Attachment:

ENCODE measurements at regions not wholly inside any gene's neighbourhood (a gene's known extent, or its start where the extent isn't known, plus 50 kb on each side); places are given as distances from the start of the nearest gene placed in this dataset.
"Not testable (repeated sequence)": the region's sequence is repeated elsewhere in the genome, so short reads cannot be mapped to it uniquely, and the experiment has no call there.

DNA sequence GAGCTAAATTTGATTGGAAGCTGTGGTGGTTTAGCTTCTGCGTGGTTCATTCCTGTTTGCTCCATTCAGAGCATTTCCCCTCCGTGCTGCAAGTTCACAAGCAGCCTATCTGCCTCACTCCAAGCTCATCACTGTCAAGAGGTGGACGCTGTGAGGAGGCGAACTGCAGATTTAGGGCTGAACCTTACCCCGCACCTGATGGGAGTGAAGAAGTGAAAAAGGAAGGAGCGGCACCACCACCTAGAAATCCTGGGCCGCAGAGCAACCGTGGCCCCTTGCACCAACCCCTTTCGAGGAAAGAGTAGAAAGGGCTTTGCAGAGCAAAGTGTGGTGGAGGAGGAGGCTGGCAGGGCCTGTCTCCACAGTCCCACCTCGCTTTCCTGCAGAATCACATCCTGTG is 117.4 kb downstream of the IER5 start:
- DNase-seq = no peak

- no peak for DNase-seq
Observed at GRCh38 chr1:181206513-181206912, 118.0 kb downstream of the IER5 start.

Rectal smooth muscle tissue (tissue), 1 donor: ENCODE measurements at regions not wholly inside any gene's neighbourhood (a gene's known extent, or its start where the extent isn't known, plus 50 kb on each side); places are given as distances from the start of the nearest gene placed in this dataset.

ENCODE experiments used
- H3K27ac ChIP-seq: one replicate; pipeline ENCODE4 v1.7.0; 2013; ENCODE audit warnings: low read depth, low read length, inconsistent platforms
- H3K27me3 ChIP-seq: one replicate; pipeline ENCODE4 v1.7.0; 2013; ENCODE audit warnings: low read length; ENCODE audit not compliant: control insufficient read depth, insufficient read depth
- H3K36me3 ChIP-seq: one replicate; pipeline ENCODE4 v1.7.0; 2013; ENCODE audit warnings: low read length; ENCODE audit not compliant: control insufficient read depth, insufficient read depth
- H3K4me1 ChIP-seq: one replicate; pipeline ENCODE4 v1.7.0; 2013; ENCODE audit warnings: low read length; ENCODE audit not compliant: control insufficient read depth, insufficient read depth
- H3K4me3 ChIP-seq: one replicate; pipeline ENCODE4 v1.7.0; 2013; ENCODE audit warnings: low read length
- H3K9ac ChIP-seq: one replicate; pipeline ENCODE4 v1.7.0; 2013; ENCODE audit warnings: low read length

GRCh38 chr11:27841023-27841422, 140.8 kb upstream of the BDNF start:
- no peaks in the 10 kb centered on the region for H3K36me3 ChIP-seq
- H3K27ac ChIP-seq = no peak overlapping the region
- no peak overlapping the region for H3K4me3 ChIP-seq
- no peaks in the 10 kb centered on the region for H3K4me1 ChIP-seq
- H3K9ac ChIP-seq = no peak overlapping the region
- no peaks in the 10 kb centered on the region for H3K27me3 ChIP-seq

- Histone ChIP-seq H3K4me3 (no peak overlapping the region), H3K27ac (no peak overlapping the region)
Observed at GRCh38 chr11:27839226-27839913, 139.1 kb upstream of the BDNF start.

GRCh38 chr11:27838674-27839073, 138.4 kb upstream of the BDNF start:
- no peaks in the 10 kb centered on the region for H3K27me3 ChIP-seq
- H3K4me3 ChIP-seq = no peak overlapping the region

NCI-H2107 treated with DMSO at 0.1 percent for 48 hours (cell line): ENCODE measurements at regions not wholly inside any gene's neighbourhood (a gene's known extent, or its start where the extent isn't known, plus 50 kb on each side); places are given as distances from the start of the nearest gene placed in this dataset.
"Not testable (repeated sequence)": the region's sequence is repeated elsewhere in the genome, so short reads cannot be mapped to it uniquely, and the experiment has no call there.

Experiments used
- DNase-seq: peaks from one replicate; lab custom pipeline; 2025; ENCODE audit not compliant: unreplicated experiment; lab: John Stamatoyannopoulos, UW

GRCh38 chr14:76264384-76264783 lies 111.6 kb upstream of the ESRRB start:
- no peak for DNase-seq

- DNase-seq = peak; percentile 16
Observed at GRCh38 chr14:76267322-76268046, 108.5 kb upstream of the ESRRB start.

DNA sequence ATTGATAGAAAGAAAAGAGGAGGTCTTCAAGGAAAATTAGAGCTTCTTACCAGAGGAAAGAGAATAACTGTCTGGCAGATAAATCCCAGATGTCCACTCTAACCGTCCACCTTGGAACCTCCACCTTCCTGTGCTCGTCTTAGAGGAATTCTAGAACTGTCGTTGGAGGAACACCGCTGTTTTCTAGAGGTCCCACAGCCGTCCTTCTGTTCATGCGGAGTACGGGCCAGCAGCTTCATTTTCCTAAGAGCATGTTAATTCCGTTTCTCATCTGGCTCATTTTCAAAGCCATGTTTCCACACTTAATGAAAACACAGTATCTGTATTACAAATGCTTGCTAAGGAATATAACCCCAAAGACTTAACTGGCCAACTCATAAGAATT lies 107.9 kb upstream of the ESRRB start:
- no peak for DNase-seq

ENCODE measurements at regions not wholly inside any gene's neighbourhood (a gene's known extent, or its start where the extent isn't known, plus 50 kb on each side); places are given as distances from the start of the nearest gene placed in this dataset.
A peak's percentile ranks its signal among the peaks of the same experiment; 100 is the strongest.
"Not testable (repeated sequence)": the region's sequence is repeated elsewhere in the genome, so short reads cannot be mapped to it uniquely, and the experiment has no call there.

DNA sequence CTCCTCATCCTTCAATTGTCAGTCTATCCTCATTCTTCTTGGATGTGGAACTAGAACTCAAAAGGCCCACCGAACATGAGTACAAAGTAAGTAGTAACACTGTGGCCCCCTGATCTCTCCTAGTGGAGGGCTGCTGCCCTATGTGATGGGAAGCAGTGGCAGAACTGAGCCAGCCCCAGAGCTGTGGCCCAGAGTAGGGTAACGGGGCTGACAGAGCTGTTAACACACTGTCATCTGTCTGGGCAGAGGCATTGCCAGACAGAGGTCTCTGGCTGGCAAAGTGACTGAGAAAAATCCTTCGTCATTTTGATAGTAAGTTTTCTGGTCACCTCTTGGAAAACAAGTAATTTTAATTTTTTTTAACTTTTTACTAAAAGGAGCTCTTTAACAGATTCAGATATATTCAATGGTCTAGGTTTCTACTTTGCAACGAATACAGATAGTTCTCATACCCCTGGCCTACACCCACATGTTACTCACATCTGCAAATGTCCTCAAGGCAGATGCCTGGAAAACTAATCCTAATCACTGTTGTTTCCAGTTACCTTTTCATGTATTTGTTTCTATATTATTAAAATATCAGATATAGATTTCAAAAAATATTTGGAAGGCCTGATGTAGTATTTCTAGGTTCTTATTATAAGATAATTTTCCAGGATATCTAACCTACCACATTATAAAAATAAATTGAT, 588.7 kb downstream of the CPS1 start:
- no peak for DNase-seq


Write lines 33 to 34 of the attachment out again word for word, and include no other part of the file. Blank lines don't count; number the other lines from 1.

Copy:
- DNase-seq = peak; percentile 16
Observed at GRCh38 chr14:76267322-76268046, 108.5 kb upstream of the ESRRB start.